Preface to the Third Edition

Since 1997, our knowledge of virology has increased rapidly, and many hitherto unrecognized viruses have emerged either as causes of disease, or from the application of new technologies for virus discovery. In addition, the sterling work of the ICTV since their Sixth Report in 1995 (Murphy et al, 1995) culminated in the Seventh Report published in 2000 (van Regenmortel et al, 2000) in which the majority of vertebrate virus families, genera and species have been reclassified and renamed on the basis of new information, particularly that obtained from nucleotide sequence analysis. These developments are now reflected in this third edition, which is completely revised and rewritten, and follows the new rule for naming virus species as set out in the Seventh Report. All species taxa are now italicized and have the first letter of the word capitalized. As before, I have attempted to include the names and descriptions of all known viruses affecting vertebrates, from humans to fish. Viruses which only infect bacteria, fungi, invertebrates or plants are outside the scope of this Dictionary. In addition to virus names, most of the terms used in virology, as found in the literature on the subject, are also defined. Each virus name entry begins with the taxonomic status, where possible giving the genus to which the virus belongs. As many virus names have changed with the publication of the Seventh Report, cross-references and synonyms are provided liberally to assist the reader. I have also provided many citations, which have been selected so as to provide easy entry into the literature. Space constraints made it impossible to cite many key papers in the field, and omission of a relevant citation should not be taken to mean that it was not considered in writing the entry. Generally, I have chosen to cite useful reviews of papers which include full discussion of the literature of their subject, but occasionally publications are included because of their particular historical significance. Following publication of the second edition, I received useful comments and criticism from several expert virol-ogists, and these have all been incorporated into this third edition. In addition to all my many friends and colleagues in virology, I particularly wish to thank Emilio Battaglia, Robin Buckland, Ulrich Desselberger, Luis Enjuanes, Jon Gentsch, Akira Ishihama, Svetlana Marennokova, Etienne Thiry and Kazuya Yamanouchi for their substantive contributions. As before, I take full responsibility for the contents of this Dictionary, but there are many areas in which I am not an expert, so I invite readers to send me a note of any errors or omissions that they find. I would be grateful to receive suggestions by letter, fax (+404 728 0032) or e-mail ([email protected]), and I will include them in a subsequent edition. Finally I am deeply indebted to my wife Penny for the enormous effort and dedication she has applied to editing this new edition.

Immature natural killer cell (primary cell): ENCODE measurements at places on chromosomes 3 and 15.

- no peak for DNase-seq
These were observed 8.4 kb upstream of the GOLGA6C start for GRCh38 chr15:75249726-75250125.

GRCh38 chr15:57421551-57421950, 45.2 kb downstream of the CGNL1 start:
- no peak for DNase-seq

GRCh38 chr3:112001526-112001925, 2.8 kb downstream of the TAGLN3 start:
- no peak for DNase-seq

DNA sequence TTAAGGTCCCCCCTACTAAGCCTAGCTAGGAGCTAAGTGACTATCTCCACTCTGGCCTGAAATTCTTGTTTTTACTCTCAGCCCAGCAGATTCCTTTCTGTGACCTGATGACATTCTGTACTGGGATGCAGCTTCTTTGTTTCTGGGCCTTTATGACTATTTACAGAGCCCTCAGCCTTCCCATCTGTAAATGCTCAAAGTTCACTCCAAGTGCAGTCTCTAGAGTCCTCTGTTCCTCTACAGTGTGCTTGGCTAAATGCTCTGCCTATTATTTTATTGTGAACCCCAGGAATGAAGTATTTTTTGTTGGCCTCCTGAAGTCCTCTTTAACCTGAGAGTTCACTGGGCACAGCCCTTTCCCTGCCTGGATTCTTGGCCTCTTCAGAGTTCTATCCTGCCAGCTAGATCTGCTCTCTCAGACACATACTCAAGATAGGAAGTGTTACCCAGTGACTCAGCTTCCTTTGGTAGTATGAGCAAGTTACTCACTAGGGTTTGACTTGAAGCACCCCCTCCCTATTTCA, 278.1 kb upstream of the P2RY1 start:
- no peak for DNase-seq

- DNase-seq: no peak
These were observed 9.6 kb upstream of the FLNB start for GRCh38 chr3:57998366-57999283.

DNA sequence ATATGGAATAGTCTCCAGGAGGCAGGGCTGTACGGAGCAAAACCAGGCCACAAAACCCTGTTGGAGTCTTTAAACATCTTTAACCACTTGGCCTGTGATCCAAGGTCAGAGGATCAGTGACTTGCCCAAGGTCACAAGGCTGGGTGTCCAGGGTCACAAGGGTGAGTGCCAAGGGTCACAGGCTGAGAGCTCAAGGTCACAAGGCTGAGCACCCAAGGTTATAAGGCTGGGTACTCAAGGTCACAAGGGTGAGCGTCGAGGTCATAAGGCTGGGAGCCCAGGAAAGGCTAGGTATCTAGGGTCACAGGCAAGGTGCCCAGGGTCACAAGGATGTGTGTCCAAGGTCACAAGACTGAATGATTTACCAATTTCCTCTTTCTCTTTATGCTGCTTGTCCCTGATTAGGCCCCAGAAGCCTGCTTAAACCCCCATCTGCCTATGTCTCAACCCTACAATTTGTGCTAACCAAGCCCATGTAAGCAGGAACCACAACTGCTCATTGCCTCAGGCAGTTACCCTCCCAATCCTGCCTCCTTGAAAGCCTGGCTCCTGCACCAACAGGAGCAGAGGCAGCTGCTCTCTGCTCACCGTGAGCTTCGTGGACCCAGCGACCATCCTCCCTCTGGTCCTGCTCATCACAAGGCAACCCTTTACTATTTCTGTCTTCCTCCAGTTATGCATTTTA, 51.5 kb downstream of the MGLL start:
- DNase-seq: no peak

Brian WJ Mahy USA

Murphy FA et al (1995) Virus Taxonomy, Sixth Report of the International Committee on Taxonomy of Viruses. Vienna: Springer Verlag van Regenmortel MHV (2000) In Virus Taxonomy, Seventh Report of the International Committee on Taxonomy of Viruses. London: Academic Press

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